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Time-dependent operators

This tutorial explains how to define time-dependent Hamiltonians – and more generally time-dependent operators – in dynamiqs. There are currently four supported formats: constant operator, piecewise constant operator, constant operator modulated by a time-dependent factor, or arbitrary time-dependent operator defined by a function.

Differences with QuTiP

dynamiqs uses JAX arrays, which are different from QuTiP quantum objects. See The sharp bits 🔪 page for more details, briefly:

  • use x + 2 * dq.eye(n) instead of x + 2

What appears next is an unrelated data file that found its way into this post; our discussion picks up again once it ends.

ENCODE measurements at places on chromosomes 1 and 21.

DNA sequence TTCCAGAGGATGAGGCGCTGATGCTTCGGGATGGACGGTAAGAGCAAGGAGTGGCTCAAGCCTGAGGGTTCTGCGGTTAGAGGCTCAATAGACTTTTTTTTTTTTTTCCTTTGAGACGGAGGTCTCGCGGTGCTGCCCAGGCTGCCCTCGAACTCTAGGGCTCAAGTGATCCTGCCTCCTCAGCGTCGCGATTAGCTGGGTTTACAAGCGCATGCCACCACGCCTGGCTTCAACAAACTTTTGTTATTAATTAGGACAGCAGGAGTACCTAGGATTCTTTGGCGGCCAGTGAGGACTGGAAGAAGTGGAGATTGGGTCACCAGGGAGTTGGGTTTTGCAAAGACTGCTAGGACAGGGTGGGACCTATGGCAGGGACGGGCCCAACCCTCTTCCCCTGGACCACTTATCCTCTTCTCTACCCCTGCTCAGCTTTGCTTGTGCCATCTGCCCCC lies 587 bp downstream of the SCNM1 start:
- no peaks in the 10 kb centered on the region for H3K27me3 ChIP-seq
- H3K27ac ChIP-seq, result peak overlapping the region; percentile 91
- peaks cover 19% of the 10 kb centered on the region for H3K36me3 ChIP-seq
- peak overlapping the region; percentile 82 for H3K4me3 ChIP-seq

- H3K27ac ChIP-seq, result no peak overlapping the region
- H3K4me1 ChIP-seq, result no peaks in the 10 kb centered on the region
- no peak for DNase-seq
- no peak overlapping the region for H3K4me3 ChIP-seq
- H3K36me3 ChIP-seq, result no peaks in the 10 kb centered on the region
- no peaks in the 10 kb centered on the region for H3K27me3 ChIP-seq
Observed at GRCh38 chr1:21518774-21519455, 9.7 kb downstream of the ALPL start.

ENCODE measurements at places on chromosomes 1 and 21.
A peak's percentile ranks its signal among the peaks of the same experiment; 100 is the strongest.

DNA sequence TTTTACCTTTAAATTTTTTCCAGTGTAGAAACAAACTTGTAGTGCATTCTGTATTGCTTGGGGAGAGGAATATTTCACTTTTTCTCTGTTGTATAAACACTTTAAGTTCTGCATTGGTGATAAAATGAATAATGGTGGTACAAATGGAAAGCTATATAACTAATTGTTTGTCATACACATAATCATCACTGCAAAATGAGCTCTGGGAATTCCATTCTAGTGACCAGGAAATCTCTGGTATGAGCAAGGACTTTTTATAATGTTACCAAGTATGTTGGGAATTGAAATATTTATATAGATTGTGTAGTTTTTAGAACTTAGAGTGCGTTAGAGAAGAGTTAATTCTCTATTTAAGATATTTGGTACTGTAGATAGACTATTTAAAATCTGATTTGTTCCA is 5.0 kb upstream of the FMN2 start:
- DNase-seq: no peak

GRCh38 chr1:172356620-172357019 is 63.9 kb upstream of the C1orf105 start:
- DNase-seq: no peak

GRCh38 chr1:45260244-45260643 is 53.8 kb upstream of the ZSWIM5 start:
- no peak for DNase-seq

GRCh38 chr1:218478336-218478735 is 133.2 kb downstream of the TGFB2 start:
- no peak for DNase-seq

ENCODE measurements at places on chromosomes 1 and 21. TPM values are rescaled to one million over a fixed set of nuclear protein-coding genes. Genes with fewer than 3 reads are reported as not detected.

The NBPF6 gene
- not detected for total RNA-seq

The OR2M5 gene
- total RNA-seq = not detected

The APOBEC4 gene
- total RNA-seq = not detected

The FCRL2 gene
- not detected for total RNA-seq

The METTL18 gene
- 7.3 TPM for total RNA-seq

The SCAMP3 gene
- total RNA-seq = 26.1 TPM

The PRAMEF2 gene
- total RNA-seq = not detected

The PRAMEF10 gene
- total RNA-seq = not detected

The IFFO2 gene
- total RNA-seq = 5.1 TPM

• use x @ y instead of x * y, and dq.powm(x, 4) instead of x**4
  • use dq.dag(x) or x.mT.conj() instead of x.dag()
import dynamiqs as dq
import jax.numpy as jnp

The TimeArray type

In dynamiqs, time-dependent operators are defined with TimeArray objects. These objects can be called at arbitrary times, and return the corresponding array at that time. For example to define the Hamiltonian $$ H_x(t)=\cos(2\pi t)\sigma_x $$

>>> f = lambda t: jnp.cos(2.0 * jnp.pi * t)
>>> Hx = dq.modulated(f, dq.sigmax())  # initialize a modulated time-array
>>> Hx(1.0)
Array([[0.+0.j, 1.+0.j],
       [1.+0.j, 0.+0.j]], dtype=complex64)
>>> Hx.shape
(2, 2)

Time-arrays support common arithmetic operations with scalars, regular arrays and other time-array objects. For example to define the Hamiltonian $$ H(t) = \sigma_z + 2 H_x(t) - \sin(\pi t) \sigma_y $$

>>> g = lambda t: jnp.sin(jnp.pi * t)
>>> Hy = dq.modulated(g, dq.sigmay())
>>> H = dq.sigmaz() + 2 * Hx - Hy
>>> H(1.0)
Array([[ 1.+0.j,  2.-0.j],